In mid-2003 I put an employment ad online for two computer technicians. I was expecting a healthy response as it was the depths of the computer industry’s depression following the tech wreck two years earlier.
A healthy response is what I got. Two thousand job applications came in; it took me a week to wade through them.
I was reminded of that story with the federal government’s recent thought bubble requiring those on unemployment benefits to apply for 40 jobs a months.
Like most of the business community I was appalled at the thought of being buried under hundreds of pointless job applications that served nothing but to fulfil a Liberal Party staffer’s ideological fantasies.
Within a week, an Adelaide grandfather had come up with the idea of a jobseeker app that would automate the task, which shows just how far out of touch both sides of politics have become with the modern world, particularly the digital economy.
The lack of understanding of technology among Australia’s political class has been on painful display over the last week with the federal government’s fumbling over proposed data retention laws; one gets the impression George Brandis needs other people to use the toaster for him, let alone be trusted to use a computer without assistance.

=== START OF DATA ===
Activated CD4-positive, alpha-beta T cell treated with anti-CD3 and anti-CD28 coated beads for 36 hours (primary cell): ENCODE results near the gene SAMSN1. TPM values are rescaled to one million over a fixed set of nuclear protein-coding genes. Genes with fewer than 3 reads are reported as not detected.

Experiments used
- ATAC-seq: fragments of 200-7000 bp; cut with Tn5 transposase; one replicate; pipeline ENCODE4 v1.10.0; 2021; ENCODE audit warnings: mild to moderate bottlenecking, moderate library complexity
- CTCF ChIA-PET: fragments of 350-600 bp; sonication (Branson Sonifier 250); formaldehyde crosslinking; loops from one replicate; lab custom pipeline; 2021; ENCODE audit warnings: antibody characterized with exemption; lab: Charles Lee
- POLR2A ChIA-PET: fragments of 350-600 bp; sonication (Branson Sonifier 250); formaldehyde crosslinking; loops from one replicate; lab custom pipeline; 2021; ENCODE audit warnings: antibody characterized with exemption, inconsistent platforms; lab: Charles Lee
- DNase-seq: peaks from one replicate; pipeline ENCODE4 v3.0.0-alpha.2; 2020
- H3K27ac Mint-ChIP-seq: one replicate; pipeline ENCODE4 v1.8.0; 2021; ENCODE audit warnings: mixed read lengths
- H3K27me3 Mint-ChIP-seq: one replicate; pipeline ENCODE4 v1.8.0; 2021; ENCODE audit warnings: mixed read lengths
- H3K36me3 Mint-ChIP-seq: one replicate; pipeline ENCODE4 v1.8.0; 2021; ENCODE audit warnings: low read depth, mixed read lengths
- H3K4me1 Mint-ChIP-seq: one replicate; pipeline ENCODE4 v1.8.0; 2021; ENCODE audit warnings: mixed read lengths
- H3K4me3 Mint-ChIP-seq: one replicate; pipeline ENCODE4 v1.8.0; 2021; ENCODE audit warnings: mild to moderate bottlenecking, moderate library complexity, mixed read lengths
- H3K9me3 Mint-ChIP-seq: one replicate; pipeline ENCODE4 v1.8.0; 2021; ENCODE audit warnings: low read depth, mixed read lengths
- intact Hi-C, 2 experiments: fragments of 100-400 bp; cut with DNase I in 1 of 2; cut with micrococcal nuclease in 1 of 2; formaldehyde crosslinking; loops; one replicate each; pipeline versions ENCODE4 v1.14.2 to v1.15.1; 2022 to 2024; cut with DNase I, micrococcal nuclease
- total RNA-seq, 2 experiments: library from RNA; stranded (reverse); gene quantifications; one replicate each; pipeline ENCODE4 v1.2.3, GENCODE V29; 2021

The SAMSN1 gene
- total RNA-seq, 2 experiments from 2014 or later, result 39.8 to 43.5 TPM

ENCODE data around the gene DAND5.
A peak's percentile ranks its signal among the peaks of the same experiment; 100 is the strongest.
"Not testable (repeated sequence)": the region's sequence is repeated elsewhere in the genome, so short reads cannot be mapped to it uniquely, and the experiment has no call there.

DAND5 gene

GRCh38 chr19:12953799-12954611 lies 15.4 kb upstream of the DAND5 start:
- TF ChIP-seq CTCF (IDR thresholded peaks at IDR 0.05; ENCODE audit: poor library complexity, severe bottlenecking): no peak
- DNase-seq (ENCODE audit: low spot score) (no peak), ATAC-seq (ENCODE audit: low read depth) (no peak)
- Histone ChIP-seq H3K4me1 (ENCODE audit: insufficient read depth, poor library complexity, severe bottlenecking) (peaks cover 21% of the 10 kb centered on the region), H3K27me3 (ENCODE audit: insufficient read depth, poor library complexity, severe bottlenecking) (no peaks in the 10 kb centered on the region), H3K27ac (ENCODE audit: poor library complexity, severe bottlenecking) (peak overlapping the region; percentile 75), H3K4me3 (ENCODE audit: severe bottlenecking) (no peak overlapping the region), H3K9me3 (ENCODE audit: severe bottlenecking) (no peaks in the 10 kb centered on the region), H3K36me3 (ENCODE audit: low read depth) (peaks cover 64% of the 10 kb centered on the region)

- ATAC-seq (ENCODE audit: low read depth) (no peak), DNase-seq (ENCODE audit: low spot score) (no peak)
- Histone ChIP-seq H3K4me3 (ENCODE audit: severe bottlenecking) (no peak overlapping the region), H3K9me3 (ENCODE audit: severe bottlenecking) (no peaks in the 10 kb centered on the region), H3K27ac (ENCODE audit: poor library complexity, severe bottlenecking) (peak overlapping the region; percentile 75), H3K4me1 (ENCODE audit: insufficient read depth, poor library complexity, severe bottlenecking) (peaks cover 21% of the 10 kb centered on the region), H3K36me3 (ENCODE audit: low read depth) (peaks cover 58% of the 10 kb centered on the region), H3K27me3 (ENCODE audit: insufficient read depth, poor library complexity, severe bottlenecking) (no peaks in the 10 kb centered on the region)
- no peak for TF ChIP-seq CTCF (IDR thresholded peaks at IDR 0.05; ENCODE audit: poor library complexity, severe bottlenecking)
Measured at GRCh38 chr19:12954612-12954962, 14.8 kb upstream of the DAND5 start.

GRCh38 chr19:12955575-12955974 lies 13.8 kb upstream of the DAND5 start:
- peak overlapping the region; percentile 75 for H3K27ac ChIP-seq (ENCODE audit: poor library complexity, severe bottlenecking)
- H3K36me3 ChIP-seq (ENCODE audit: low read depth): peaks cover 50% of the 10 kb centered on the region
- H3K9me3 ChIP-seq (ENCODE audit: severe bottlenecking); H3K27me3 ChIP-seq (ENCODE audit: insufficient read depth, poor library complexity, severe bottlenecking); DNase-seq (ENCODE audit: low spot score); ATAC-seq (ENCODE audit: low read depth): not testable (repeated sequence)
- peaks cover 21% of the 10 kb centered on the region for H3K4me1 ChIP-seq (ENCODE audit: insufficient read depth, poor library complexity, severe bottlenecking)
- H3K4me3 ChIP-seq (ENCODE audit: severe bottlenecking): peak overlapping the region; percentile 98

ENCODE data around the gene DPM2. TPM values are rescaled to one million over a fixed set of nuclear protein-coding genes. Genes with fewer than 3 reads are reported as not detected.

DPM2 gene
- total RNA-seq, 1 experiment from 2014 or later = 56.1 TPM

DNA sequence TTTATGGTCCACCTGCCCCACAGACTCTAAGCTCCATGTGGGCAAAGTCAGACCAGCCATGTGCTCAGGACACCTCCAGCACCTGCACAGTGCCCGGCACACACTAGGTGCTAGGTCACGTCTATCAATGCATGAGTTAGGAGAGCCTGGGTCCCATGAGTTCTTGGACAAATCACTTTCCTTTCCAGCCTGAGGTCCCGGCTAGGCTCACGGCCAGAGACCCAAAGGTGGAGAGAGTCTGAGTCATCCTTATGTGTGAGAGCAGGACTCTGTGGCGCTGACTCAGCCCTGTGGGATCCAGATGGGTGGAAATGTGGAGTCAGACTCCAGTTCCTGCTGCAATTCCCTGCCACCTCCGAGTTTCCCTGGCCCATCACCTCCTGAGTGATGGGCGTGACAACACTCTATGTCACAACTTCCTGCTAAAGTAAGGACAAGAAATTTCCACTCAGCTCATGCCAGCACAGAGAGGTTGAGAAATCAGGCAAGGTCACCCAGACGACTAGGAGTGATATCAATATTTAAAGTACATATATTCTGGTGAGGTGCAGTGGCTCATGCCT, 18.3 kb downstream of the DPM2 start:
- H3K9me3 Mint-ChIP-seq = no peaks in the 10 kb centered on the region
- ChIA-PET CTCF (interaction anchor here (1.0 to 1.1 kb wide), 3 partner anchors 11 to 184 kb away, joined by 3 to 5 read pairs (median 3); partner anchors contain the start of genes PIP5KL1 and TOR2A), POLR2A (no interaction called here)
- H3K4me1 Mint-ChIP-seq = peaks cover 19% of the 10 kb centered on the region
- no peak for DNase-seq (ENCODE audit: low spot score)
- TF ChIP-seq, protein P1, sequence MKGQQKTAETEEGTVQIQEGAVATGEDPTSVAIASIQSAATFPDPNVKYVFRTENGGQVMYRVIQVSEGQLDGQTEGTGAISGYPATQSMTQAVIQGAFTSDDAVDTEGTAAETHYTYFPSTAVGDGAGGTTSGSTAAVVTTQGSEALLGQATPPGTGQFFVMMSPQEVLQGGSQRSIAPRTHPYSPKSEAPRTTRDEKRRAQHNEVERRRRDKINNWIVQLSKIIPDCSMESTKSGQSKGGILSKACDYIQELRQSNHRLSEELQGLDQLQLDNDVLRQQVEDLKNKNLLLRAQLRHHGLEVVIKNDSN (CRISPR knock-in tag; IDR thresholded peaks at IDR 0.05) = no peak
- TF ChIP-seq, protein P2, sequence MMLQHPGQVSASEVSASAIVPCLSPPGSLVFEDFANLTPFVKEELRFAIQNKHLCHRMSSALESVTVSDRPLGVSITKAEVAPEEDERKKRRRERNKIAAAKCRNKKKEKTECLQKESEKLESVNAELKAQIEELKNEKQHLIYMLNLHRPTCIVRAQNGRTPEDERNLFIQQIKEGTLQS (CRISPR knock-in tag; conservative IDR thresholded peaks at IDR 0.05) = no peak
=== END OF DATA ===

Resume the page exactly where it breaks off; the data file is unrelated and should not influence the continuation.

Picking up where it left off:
This incomprehension of what’s driving the modern economy among our political leaders is no longer a joke – when the Prime Minister himself proudly states ‘I am not a geek’, it’s clear this nation is being led away from having any serious role in the 21st century.
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In fairness, this is not the fault of any single party or individual; it’s the result of Australians – particularly Australian businesses – voting like sheep for the blue team or the red team at every election.
As a consequence, Australian politics is now dominated by comfortable, arrogant and somewhat dim careerists who have little in skills beyond being able to float to the top of the shallow, fetid sewers that are the party political machines.
This is our fault and it is where Treasurer Joe Hockey is right in bemoaning how business won’t stand up and strongly lead the nation’s reform agenda.
Unfortunately for Joe, a true reform agenda is about making the nation more competitive in an era where the world’s economy is radically changing. The old ‘ship out resources and watch your property go up in price’ model that has sustained the Aussie economy is not a recipe for long-term success.
If Australia is going to compete in this century then we are going to have to invest in modern training, education and capital equipment while putting in the tax and social security systems that reward genuine entrepreneurs and job creators over property speculators and corporate ticket clippers.
Right now, Joe and his friends in both the Liberal and Labor parties are doing exactly the opposite.
Joe’s right. We need to voice our concerns loudly. We also need to demand our politicians at least take the time to understand the basics of the technologies that are radically changing today’s world.
Next time you see a politician, of either colour, try to get five minutes of their time to explain how technology is changing your business. Hopefully it might make them pause before the next thought bubble.